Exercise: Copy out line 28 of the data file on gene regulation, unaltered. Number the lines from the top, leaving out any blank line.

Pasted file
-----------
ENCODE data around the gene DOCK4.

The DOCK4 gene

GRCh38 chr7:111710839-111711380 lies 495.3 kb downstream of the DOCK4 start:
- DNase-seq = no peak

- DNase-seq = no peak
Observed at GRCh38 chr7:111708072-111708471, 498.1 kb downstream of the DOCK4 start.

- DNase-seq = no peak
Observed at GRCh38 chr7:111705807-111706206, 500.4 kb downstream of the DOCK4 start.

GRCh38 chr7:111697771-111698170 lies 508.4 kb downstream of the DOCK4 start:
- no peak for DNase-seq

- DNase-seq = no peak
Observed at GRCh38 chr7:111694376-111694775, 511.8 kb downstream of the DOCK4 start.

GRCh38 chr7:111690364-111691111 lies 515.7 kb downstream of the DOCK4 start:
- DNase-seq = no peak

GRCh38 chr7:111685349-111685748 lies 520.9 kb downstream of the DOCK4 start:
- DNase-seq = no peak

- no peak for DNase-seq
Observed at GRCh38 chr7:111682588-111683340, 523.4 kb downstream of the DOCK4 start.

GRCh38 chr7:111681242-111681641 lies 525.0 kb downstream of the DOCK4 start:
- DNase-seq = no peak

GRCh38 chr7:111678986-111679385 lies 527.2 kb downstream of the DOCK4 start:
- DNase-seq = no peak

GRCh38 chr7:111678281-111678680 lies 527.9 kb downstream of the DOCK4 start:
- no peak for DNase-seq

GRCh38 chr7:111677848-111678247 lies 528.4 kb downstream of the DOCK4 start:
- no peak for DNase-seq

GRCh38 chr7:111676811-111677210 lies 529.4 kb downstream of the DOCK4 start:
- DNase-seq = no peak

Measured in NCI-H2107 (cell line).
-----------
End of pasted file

- DNase-seq = no peak